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Tuesday, March 19, 2013

Something personal

I usually do not write about my personal things, as long as they do not interfere with my hobby. And this is that exception. Since january I do not have personal life as the chairman of the sexology association at my university I'm organizing a conference about transgenderism, and while I'm doing it I've met a lot of indirect hostility toward my cause. Rant mode off.
So merging these two my interests(that is tg and rpg) I was thinking about incorporating transgender and lgbt themes into my campaign. And I don't have in mind such things as lesbian ninja vampire or some such. As for incorporating these themes I'm thinking about increasing verisimilitude of a campaign not changing it into something (imho)naive as Mercedes Lackley prose or offending sexual(and gender) minorities.
Do you do it at  your table, if so how do you incorporate aforemensioned themes?


  1. Ages ago I read a post on a forum discussing someone's campaign in which elves had 3 "social genders", whilst still having 2 "biological genders". To elves the differences were quite clear and obvious, but to outsiders, not so much. There were female elves, male elves, and male elves that presented as female, and had feminine facial features and body shape. There was a lot more to it than that and I am presenting it quite crudely, but it was quite an interesting post with a lot to consider from a tg standpoint.

  2. I have a hard time trying to portray females alone. While I've portrayed effeminate, male NPCs its never been a conscious effort. I'm thinking back and the one character I had was a very rich and powerful member of the city-state. He was a eunnuch so I played him neutral of gender. It was interesting and seemed to make him more dangerous.

  3. Man, that is a tough one, I would agree with Tim above. It would almost be a situation where the NPC and or character would just be gender lacking, that being said "sex" has never been "on the table" in my games.

    I have toyed with the idea that certain types of Elves may not have the same "issues" with sexuality that humanity may have, however like I said, since sex has never come up in a game well...


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  5. @Eric, I wasn't thinking about sex(i.e. intercourse). I was thinking more about gender expression, i.e. gender specific social roles and idiosincracies of non-heteronormative gender identities. As for the sexual intercoure I always "do it" behind the scenes.

  6. I always found it strange that men fighters were warriors but women had to be valkyries in an old campaign I was in. And they were a tough as nails class to boot. Then there is the witch class doing the rounds. I think most versions of that have a gender specification as well. I don't recall there being any 'male only' classes.

    In ancient or traditional societies, from which D&D and its dms draw much of their imagery and cosmology, transgendered people were often seen as representatives of the gods (oracles in Greece) or the spirit world (native Americans). I think most players wouldn't bat an eyelash at a tg PC or NPC in one of these roles, whereas they would in others.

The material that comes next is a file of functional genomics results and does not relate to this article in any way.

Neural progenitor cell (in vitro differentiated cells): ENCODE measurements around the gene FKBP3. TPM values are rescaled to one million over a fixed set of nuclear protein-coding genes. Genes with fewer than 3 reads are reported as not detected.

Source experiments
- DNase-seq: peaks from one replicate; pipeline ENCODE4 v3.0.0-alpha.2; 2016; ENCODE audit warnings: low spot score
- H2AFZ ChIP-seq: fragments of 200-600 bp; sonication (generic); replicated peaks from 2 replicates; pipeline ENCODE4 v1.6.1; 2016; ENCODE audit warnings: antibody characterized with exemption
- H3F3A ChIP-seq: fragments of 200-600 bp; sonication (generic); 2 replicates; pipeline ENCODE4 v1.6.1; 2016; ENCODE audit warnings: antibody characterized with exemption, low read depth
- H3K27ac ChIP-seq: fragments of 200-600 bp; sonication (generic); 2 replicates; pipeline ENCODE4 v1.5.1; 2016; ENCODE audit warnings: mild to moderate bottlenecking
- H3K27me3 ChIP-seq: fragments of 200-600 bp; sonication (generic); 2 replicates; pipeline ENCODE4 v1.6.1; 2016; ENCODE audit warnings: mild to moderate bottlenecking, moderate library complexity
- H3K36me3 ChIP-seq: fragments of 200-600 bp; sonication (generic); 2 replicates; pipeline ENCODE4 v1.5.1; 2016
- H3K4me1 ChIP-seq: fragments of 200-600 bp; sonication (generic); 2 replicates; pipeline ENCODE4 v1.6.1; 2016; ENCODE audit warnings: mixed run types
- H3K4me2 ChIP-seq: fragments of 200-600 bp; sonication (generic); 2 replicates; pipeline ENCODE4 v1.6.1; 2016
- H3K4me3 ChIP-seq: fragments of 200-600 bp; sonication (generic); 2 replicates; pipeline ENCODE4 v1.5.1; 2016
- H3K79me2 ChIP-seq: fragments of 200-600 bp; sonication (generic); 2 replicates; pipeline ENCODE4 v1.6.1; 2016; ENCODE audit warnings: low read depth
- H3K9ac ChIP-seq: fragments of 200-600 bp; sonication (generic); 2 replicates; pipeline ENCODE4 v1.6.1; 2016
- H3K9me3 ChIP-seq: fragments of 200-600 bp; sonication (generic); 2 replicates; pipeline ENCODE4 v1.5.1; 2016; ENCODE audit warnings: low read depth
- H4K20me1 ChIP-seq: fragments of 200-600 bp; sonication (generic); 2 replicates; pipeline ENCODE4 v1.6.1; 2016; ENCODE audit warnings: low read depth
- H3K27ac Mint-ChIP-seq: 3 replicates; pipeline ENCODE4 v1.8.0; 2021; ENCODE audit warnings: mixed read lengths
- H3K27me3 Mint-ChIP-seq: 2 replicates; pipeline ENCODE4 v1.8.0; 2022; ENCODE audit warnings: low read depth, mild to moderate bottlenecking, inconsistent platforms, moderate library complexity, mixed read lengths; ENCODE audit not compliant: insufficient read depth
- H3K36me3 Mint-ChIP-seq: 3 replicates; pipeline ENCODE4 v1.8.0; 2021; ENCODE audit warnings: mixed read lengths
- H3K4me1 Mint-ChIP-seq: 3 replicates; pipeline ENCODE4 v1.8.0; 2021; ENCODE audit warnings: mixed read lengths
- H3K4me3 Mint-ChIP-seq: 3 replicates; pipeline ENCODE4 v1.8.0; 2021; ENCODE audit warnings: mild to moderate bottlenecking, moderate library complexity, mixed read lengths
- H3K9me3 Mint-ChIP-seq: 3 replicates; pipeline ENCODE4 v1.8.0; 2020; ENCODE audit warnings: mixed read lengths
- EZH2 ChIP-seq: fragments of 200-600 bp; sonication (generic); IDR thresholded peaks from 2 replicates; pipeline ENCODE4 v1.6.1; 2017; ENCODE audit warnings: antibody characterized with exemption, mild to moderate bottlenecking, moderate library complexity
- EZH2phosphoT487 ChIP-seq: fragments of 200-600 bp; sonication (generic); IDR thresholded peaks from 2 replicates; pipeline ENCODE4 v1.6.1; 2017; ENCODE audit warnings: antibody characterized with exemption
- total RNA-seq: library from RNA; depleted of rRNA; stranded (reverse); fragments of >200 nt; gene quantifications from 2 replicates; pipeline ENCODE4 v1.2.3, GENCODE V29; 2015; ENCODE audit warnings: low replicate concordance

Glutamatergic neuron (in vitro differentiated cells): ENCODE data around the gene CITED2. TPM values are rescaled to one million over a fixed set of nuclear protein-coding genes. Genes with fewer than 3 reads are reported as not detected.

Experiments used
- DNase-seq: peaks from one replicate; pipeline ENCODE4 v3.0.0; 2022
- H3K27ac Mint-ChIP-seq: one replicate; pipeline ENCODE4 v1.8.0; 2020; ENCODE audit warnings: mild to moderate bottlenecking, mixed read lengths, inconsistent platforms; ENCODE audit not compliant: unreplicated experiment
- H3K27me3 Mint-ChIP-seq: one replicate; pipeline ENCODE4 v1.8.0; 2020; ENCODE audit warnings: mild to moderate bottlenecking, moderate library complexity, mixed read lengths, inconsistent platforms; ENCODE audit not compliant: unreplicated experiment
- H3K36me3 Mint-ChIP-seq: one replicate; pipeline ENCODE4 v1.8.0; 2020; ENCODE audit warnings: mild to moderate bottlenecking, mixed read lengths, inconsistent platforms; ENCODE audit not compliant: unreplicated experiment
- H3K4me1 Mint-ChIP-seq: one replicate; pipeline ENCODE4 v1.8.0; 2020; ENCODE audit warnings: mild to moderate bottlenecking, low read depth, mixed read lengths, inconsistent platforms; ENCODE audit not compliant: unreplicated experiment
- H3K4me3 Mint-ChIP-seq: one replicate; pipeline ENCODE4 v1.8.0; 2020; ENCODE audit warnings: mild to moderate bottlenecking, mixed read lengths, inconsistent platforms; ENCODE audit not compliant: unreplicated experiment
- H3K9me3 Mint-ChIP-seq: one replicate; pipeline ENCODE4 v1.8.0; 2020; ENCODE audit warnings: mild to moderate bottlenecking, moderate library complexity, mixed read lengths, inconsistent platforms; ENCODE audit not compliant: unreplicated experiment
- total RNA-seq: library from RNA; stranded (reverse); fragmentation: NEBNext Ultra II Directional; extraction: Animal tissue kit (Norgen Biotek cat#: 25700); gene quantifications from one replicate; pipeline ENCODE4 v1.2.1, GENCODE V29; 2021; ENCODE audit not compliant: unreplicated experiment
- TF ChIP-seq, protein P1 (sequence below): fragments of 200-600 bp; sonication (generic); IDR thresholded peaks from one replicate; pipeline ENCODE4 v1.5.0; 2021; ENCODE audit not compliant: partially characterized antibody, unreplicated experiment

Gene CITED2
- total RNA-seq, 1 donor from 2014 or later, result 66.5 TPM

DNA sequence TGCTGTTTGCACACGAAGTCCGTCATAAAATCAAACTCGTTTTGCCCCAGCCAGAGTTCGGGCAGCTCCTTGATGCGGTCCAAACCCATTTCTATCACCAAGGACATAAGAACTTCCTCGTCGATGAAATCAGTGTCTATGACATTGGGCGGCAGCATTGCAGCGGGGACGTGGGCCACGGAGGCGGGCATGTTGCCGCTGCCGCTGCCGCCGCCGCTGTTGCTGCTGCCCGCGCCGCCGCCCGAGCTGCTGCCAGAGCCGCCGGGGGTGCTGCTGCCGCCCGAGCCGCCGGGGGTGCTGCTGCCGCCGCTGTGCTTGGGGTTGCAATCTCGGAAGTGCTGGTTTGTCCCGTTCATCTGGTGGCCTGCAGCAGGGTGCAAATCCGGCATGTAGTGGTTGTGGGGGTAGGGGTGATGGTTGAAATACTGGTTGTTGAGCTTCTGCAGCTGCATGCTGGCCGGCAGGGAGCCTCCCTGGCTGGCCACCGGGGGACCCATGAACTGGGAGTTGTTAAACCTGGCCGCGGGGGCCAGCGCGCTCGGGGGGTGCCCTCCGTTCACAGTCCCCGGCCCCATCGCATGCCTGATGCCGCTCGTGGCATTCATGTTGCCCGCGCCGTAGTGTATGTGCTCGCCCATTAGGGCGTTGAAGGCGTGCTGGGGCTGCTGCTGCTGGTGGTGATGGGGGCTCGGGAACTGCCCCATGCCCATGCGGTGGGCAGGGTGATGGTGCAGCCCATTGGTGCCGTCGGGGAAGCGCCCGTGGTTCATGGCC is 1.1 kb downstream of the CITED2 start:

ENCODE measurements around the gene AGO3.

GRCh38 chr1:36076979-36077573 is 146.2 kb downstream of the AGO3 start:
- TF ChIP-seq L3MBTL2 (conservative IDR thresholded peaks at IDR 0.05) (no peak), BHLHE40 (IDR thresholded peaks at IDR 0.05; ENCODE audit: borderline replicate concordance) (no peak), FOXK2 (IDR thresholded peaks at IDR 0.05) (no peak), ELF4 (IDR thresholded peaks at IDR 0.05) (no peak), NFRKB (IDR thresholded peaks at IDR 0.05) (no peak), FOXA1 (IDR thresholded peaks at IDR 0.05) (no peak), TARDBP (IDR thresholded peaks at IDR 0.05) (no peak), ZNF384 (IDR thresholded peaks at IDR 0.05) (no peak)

Finally, curses and cursed items can reassign sex. The old 'girdle of opposite sex' was a cursed treasure to punish players, remember? "My fighter became a chick!?! That sucks." In another light, one of those would fetch big bucks today, and people would pay good money to be sexually reassigned without invasive surgery if magic were real.

    Hope these thoughts help. Good luck with what sounds like an interesting experience.

    1. The part where you've written about oracles and native american "two-spirited" is what I was thinking about writing this post. How cool It would be to have those "two-spirited" shamen in the elven society or sworn virgins(like the albanian ones) or make a brotherhood of dwarves in the likeness of theban army. The usual cilches would be preserved but with a refreshing twist.

  7. I should add that Oglaf.com is a D&D style fantasy comic with loads of LGBT themes and memes running through it. Do give it a read.


  8. In the high middle ages, mortality from disease was high; 25% in infancy, then again another 25% by twelve years of age. War, conflict and criminal violence were also common. Female family members were often called upon to assume many roles traditionally reserved for men. Hence, women often enjoyed a legal status not allowed in the ancient world that unfortunately was redacted in the late middle ages and the renaissance.

    A review of the guild rolls of 12th century Paris, reveal that fully 1/3rd of the masters were women. Ancient culture wasn’t so hung up on sexuality as one might believe. As an adult you were expected to fulfill your societal role; marriage and children. Sexuality was a private manner.

    To keep from offending the general populace, Roman emperors would often adopt their significant others and maintain the expected facade of virility.

    A woman in the high middle ages sometimes would retain her family’s surname upon marriage. Female professionals and guild members usually held the rank and property pertaining to their craft or vocation separate from that of their husbands. However, even in extremis, no European nation trained women to be warriors.

    from the Teaching Company, see
    The Middle Ages by Phillip Daileader